Mentions: Taken together, these findings support the view that multiple prospective and retrospective cues contribute to the creation of a reliable SoA, with little explicit knowledge available to the agent concerning how this integration process is computed by the brain. Importantly, the absence of or the limited sensitivity to early prospective agency cues associated with voluntary action (i.e., fluency of action selection, or command produced to achieve the goal) could determine an abnormal SoA and an impairment in the self-attribution of intentions. While in normal conditions, both external and internal sources of information are used to determine the SoA, in individuals with ASD the influence of retrospective cues may increase when the reliability or accessibility of internal agency signals decreases. Even if speculative, this hypothesis can be tested by employing paradigms that allow distinguishing the specific contribution of prospective and retrospective mechanisms to the SoA. One example is the manipulation employed in the aforementioned study by Moore and Haggard (2008) which provided convincing evidence of a similar dissociation in schizophrenia. Other possibilities are offered by neuroimaging techniques (fMRI, EEG). Indeed, if prospective mechanisms were selectively impaired in ASD, we would expect to find functional abnormalities in regions underpinning action planning and SoA, such as the angular gyrus, the premotor and supplementary motor areas (Chambon et al., 2013; Moore et al., 2010; Sperduti et al., 2011), before action execution. Figure 1 schematically represents the putative mechanisms involved in SoA, and the different stages at which the impairment might occur in ASD.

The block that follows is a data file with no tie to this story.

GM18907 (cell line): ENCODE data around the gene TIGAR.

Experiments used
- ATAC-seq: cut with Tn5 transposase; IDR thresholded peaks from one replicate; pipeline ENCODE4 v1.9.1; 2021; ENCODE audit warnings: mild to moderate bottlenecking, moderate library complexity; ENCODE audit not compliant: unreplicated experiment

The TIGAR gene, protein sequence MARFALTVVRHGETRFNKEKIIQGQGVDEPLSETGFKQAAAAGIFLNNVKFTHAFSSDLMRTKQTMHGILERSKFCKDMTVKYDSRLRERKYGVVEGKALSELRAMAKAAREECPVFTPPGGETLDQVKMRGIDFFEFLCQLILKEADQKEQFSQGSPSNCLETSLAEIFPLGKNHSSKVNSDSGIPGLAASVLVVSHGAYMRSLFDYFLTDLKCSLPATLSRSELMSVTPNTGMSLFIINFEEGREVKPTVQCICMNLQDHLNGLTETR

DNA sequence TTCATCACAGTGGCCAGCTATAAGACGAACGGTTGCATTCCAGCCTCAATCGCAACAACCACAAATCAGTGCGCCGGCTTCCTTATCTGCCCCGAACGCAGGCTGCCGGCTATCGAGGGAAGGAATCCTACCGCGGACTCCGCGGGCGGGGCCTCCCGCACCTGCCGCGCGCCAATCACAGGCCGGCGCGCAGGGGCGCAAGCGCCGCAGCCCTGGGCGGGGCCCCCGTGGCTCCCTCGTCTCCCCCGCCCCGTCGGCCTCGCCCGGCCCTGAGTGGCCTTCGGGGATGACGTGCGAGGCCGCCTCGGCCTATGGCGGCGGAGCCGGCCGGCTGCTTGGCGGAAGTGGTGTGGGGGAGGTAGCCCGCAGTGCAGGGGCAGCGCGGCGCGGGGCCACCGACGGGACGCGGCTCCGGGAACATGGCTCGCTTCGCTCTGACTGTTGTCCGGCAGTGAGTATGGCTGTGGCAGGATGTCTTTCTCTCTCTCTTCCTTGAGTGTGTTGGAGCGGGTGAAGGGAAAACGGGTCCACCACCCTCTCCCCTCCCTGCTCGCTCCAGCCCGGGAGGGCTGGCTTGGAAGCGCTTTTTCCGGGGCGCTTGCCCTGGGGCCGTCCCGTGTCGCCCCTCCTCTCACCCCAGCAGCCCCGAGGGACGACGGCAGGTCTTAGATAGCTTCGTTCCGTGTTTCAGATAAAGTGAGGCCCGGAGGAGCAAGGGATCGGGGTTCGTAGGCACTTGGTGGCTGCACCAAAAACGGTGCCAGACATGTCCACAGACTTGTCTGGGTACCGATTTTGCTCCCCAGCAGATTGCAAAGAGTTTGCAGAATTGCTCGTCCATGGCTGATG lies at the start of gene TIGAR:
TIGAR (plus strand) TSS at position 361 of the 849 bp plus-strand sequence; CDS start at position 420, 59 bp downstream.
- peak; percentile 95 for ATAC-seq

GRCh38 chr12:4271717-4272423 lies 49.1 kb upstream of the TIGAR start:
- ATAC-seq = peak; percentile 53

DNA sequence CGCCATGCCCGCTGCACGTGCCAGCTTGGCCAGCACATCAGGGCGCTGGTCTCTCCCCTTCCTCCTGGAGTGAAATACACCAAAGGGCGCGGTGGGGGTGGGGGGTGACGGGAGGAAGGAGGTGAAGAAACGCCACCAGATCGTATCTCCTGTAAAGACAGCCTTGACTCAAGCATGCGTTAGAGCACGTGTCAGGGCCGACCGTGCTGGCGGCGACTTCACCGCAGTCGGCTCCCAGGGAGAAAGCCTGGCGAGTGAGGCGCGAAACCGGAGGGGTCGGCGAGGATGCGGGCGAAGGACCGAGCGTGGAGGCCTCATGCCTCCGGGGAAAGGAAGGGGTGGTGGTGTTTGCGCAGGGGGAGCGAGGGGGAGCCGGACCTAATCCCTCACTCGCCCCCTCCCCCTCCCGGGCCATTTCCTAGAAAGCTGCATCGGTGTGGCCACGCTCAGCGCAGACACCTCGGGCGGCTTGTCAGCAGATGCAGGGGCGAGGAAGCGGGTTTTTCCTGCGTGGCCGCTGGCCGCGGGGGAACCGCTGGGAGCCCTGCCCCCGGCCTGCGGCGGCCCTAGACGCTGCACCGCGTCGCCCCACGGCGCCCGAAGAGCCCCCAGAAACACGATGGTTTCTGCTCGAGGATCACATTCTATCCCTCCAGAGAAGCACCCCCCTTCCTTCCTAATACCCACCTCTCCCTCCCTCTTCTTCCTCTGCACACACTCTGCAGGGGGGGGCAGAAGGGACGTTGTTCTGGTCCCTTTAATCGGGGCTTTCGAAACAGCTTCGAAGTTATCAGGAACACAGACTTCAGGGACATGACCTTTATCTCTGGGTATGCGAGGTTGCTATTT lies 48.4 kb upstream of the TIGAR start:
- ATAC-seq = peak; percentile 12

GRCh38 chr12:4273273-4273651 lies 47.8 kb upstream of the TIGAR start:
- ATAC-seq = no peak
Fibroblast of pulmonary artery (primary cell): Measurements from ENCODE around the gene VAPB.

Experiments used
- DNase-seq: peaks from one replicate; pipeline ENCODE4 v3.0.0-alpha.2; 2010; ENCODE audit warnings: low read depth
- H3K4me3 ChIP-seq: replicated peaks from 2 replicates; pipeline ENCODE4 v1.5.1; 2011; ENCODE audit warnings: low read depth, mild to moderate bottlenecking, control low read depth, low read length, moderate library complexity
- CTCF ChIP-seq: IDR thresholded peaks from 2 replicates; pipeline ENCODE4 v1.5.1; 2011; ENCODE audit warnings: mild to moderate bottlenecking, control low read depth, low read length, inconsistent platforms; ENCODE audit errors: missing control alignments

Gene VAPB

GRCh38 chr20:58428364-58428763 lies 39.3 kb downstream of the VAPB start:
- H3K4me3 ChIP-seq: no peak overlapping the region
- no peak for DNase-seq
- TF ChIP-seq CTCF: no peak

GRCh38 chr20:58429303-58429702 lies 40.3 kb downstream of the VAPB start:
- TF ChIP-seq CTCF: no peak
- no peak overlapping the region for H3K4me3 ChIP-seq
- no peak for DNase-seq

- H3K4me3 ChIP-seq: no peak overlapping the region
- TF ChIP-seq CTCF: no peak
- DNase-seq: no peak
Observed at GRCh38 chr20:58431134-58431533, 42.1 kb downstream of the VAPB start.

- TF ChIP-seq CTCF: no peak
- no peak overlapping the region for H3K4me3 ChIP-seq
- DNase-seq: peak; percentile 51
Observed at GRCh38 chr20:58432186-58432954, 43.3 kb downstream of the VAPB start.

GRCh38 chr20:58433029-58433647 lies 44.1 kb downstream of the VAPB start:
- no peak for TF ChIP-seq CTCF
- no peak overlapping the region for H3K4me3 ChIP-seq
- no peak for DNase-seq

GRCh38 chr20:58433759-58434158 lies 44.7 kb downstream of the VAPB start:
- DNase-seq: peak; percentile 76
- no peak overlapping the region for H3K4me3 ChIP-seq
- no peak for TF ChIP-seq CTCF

The sense of agency in autism spectrum disorders: a dissociation between prospective and retrospective mechanisms?

Zalla T, Sperduti M - Front Psychol (2015)

Schematic representation of mechanisms involved in SoA. Impairment of SoA could emerge at the level of (1) action selection; (2) predictive processes implemented by the forward model; (3) comparator mechanisms, and (4) inferential processes based on actual motor performances (e.g., judgment of performance) or contextual cues. Red circle (1) represents likely impaired mechanisms leading to altered SoA in ASD; gray circle (2) represents processes for which there is mixed evidence, green circles (3, 4) represent likely spared processes in ASD.
© Copyright Policy
Related In: Results  -  Collection

License
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getmorefigures.php?uid=PMC4561824&req=5

Figure 1: Schematic representation of mechanisms involved in SoA. Impairment of SoA could emerge at the level of (1) action selection; (2) predictive processes implemented by the forward model; (3) comparator mechanisms, and (4) inferential processes based on actual motor performances (e.g., judgment of performance) or contextual cues. Red circle (1) represents likely impaired mechanisms leading to altered SoA in ASD; gray circle (2) represents processes for which there is mixed evidence, green circles (3, 4) represent likely spared processes in ASD.